No yearly income limits

There are no yearly income limits that you must fall into in order to contribute to a Roth 403b. Also, you may contribute to both a standard 403b and a Roth 403b, provided that you do not exceed the yearly maximum.

Employers may contribute matching funds to their employees' Roth 403bs. However, these matching funds are not after-tax, like the contributions made by employees. They are before-tax, meaning that they must be kept separate from Roth account funds.

Upon withdrawal, then, the matched portion of the accounts will be subject to federal income tax.

If you take withdrawals early

As with standard 403bs, you will be penalized for taking withdrawals before age 59½. You will be required to take distributions beginning at the age of 70½.

On your income tax forms, your Roth distributions will not be counted as income. Those matched by your employer will be.

Is the Roth 403b for you?

It can certainly be advantageous if you expect to be in a higher tax bracket after age 59½ than you are today. Thus, it may help for you to determine whether tax breaks now or tax breaks later in life will be more important.

Even if you are unsure about your future tax rates, a Roth 403b might still be to your benefit. It may be worthwhile to consult a financial planning professional who will work through a variety of hypothetical scenarios with a computer to help you make an informed decision.

Millennials aren't contributing as much to their retirement. (Graphic: David Foster/Cashay)
Millennials aren't contributing as much to their retirement. (Graphic: David Foster/Cashay)

403b rollovers

A 403b rollover is the moving of a 403b plan from its current custodian (the company holding it) to another.

The following requirements must be met so that the 403b may keep its tax-deferral:

  • The new 403b plan must accept rollovers.

  • If you prefer (or if the new 403b does not accept rollovers), your original 403b funds can be rolled over into a traditional IRA. (Rollovers into Roth IRAs will also be allowed in some circumstances.)

  • The full amount from the original account must be placed into the new 403b (or IRA) within 60 days. If a lesser amount is rolled over, penalty taxes will be applied.

Exceptions to the rule

The IRS may allow exceptions to the 60-day rule for provable hardships.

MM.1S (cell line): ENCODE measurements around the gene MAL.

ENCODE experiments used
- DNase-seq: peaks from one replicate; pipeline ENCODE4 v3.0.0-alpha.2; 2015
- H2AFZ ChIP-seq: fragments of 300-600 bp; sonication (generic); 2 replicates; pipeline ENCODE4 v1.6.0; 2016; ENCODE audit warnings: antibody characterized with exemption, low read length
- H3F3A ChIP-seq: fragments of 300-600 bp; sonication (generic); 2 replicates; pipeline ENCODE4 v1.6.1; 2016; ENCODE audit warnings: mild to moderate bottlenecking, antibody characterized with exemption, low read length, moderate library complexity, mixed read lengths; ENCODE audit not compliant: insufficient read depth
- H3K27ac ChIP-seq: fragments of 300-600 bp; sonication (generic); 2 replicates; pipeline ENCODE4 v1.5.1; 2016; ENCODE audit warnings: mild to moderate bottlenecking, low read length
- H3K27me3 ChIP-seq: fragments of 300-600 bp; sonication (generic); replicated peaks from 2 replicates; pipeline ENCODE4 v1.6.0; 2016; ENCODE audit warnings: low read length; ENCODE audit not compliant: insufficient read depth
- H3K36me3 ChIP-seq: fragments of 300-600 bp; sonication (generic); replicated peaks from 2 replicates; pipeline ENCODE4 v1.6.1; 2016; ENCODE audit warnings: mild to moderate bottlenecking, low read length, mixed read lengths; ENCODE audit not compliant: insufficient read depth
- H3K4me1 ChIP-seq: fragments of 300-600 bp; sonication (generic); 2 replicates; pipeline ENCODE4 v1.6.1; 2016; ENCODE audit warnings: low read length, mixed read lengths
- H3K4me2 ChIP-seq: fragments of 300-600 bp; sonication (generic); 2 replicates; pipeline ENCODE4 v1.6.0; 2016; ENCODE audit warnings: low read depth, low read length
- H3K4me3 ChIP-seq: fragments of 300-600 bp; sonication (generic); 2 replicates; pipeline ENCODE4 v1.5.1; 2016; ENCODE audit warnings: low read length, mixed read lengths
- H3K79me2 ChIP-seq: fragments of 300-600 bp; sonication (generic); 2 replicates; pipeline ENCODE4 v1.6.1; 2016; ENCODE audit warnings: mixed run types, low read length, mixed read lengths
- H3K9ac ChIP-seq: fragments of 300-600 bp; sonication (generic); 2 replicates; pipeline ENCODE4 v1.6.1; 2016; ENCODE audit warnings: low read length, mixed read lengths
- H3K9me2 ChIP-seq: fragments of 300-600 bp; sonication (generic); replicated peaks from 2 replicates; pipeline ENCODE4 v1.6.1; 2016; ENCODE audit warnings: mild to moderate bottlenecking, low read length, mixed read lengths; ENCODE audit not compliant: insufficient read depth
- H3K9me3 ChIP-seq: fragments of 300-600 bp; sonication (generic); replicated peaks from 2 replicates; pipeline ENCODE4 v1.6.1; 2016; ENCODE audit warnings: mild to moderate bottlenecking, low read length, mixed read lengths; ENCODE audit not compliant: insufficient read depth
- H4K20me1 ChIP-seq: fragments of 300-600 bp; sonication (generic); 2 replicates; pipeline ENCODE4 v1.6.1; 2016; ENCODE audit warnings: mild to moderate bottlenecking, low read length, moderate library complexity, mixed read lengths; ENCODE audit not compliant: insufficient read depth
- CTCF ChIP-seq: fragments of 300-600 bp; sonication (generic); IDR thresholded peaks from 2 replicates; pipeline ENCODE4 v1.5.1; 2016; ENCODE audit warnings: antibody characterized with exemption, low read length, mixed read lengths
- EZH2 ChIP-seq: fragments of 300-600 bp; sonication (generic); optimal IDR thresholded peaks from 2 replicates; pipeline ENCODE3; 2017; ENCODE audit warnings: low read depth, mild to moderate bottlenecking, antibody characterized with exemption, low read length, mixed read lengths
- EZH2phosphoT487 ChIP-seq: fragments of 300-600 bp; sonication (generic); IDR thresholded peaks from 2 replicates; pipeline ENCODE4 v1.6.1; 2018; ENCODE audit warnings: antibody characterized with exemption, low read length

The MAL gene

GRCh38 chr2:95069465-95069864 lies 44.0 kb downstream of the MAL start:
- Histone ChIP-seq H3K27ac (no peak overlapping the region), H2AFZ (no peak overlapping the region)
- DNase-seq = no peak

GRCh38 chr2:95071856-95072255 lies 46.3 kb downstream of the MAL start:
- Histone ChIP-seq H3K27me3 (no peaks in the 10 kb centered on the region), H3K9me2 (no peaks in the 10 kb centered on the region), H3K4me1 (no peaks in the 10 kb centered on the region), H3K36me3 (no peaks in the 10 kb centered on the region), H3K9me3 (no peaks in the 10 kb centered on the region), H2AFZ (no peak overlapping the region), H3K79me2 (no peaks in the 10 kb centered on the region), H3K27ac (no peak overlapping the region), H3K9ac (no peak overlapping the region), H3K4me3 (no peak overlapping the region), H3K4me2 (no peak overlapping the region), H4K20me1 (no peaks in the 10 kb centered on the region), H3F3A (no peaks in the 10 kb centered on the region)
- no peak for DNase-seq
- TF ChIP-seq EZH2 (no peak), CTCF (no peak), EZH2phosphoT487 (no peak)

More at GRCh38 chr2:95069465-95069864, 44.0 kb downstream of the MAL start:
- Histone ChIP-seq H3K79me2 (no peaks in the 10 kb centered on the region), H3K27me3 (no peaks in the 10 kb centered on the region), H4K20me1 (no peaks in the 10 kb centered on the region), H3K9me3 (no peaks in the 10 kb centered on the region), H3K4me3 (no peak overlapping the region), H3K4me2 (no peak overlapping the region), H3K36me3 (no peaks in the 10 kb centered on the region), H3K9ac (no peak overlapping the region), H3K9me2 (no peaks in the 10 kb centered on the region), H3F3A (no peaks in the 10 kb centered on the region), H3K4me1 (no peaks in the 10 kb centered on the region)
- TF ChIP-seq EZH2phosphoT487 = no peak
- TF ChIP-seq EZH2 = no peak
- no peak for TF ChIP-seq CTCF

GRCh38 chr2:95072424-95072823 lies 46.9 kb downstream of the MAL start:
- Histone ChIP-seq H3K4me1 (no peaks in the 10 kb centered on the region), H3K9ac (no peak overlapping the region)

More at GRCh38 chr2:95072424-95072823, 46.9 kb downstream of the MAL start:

This may be done in cases of casualty, disaster, or other events beyond the reasonable control of the individual, and does not include foreseeable expenditures, such as the purchase of a home or college tuition.

How you can move funds

You can move the funds via a direct rollover (trustee-to-trustee transfer), in which the funds are transferred from the old custodian to a new one without you touching them.

This is usually the smoothest method because it doesn't incur tax penalties or withholding by the IRS.

You can also remove the money from the old account and put it into the new account yourself. However, with this method, the IRS requires that 20% of the funds be withheld for tax purposes, even if you intend to roll the money over to a new 403b. You will then have to deposit the full rollover amount in order to avoid an early withdrawal penalty.

This means you will need to come up with an amount equal to the 20% that was withheld. Once you have done so, however, the withheld 20% will be returned to you.

Other rules

You are allowed to roll over a 403b account into most other qualified retirement plans (if the plan accepts rollovers), including other 403b plans and 401k plans, as well as traditional individual retirement accounts and Roth IRAs.

Keep in mind that if you roll over previously untaxed funds to a Roth IRA, you will be taxed on the rollover. If you have a Roth 403b (i.e., funded with after-tax dollars), the Roth 403b can be rolled over only into another Roth 403b or Roth IRA.

Summary of 403b plans

For employees of non-profit organizations, the 403b plan provides a flexible retirement plan that allows both the employer and employee the opportunity to make contributions. Although the amount of contributions is limited, the 403b is an attractive plan for those who seek to save for retirement.

Plan contributions are excluded from taxable income but are taxed when they are withdrawn. There may also be a penalty for premature distributions from the plan.

Plan assets may be invested in a wide variety of investment vehicles. Also, the employee may direct which investments to use within the plan. 403b plan distribution options are also flexible, allowing the participant to choose a lump sum distribution, periodic payments, or even guaranteed payments for life.

This content was created in partnership with the Financial Fitness Group, a leading e-learning provider of FINRA compliant financial wellness solutions that help improve financial literacy.